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Estate Planning

Creating a Proper Estate Plan

July 19, 2022 by Brett McClelland


Proper estate planning includes a comprehensive review of your financial, familial, and personal circumstances.

At first glance, it may seem that estate planning merely involves creating a will that directs to whom your possessions are to be given and who will ensure that plan is achieved. Comprehensive estate planning, however, takes a deep dive into determining who is and is not, best suited for different roles as needed under your tailored estate plan.

The following is a brief overview of some of the numerous considerations to be surveyed when determining who to appoint as the executor of your estate.

Age

Many people simply name their spouse as executor, and that is generally fine and advisable. However, for many people, their spouse is a similar age, and if you are a more seasoned individual this means the chances of them dying or becoming incapable around the same time as yourself is increased. The same issues can arise if you name an old friend or sibling.

On the flip side, if you decide to appoint someone young and spry, they may lack the skills, experience, and maturity needed to fulfill your wishes and their obligations.

Geography

An often-overlooked fact is that, even in today's ever-increasing digital age, certain tasks are just much easier to accomplish in person. If you live in Kelowna, and your executor lives on the coast, the prairies, or farther afield, then anytime they need to attend to something in person they will need to travel and those expenses can be charged to the estate, reducing the amount available for the beneficiaries. Further, if they reside in a jurisdiction such as the United States there are income tax considerations that may make their appointment ill-advised.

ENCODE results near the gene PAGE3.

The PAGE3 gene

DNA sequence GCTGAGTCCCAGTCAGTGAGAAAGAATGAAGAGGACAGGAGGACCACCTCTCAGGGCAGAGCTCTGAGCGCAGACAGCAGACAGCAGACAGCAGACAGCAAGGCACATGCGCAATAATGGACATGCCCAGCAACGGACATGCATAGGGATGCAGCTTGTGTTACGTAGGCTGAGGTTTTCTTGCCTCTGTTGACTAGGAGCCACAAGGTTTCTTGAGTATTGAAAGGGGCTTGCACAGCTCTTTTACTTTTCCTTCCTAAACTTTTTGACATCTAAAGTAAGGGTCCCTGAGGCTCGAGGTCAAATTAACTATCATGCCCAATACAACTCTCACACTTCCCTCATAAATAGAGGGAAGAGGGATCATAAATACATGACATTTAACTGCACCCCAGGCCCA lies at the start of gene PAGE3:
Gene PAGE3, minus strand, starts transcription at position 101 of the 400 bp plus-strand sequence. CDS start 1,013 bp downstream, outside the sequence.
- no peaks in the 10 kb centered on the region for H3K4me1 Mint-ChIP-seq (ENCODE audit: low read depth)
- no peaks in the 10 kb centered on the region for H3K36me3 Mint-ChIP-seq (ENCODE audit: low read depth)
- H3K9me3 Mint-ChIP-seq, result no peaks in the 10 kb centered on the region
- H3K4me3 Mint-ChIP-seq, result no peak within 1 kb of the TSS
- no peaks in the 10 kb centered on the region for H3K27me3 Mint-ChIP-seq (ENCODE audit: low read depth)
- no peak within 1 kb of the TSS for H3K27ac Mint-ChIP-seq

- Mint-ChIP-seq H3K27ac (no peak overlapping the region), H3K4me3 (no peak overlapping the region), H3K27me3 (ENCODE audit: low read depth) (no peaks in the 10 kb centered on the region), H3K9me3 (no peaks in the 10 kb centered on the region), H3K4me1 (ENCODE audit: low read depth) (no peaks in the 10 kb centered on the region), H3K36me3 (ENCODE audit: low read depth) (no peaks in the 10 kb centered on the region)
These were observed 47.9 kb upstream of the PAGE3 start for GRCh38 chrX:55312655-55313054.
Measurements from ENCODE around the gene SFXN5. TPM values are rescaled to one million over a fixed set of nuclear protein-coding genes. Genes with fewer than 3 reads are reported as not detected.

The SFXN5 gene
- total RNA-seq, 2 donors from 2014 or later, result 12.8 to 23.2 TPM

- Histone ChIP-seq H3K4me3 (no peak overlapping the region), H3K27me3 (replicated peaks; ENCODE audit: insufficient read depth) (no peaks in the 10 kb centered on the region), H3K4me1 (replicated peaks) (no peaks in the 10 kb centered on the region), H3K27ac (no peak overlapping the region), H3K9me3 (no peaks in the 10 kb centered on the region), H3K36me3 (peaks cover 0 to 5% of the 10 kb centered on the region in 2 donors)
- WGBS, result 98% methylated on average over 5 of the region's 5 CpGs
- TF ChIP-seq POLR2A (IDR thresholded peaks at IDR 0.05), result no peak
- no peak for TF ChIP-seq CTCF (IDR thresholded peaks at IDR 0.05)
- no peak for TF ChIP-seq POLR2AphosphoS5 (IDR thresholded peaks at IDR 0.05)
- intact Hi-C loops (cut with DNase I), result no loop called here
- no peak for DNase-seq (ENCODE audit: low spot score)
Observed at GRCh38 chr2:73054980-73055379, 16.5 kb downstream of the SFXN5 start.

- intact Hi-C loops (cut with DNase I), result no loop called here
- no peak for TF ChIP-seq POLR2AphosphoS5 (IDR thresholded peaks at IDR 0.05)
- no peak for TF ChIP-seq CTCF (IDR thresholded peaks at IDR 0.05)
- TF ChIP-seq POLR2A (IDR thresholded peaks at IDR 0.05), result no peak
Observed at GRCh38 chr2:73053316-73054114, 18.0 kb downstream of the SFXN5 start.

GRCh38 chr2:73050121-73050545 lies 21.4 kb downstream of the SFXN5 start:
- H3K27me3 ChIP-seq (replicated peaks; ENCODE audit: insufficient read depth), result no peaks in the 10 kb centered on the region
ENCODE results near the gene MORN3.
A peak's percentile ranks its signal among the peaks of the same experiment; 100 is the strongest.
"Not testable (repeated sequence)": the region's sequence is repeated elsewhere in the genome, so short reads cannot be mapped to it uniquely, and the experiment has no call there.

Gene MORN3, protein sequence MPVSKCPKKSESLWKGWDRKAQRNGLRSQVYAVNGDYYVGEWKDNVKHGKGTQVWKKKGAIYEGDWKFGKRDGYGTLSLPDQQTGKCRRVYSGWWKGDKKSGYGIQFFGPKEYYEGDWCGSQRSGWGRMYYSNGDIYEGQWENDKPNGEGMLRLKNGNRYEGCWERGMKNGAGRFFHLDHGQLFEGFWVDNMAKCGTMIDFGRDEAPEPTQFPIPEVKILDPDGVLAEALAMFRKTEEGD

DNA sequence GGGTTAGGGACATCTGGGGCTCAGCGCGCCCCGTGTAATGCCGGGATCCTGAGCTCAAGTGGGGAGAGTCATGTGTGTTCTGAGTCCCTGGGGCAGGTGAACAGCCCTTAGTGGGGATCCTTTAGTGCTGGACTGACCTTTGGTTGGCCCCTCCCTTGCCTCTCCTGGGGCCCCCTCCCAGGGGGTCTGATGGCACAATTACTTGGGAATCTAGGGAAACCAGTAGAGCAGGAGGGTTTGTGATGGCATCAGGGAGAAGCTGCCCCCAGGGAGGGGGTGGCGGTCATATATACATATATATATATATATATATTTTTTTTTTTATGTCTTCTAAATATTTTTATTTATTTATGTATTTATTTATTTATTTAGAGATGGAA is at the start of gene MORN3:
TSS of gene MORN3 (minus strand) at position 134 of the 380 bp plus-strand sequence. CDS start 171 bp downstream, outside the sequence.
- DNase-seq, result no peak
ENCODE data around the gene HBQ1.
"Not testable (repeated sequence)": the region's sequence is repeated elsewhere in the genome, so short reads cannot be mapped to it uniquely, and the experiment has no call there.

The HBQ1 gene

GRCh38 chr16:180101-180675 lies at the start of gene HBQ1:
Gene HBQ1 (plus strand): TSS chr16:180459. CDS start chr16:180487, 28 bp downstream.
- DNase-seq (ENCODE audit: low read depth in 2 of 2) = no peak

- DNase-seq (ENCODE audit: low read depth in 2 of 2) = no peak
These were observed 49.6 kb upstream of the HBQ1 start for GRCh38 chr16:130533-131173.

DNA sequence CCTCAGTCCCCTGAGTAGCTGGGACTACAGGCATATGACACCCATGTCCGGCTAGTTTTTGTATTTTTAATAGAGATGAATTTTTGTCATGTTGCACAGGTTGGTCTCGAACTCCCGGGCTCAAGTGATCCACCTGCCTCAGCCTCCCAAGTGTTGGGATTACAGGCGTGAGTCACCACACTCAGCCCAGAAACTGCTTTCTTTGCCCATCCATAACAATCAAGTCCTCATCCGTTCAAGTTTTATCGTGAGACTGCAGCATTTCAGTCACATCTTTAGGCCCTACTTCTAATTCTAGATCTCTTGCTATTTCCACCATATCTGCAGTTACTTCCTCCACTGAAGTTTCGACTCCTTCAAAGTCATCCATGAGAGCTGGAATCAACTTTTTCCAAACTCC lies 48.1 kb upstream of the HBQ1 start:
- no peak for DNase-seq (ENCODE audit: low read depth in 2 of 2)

Sophistication Level

Is the person you have in mind financially savvy? If not, they may become overwhelmed with the tasks they are obliged to complete as your executor.

Similarly, if they are not a very organized person, they may unintentionally complicate matters, or cause the estate to incur unnecessary expenses.

Number of Executors

You can name one executor, multiple executors, or alternate executors under your will. Figuring out which situation is best for you is one of the many areas where a lawyer can help by asking the right questions. Some factors you should put your mind to are:

  • One person can become incapacitated, overwhelmed, or move far away
  • Two can have conflicting ideas leading to stalemates or worse
  • Multiple can be confusing for the executors and those they are dealing with. You must consider from the perspective of the bank, realtor, etc. Who are they to listen to if conflicting directions are given from multiple executors?

Contact Brett to set up your appointment to speak about your estate plan.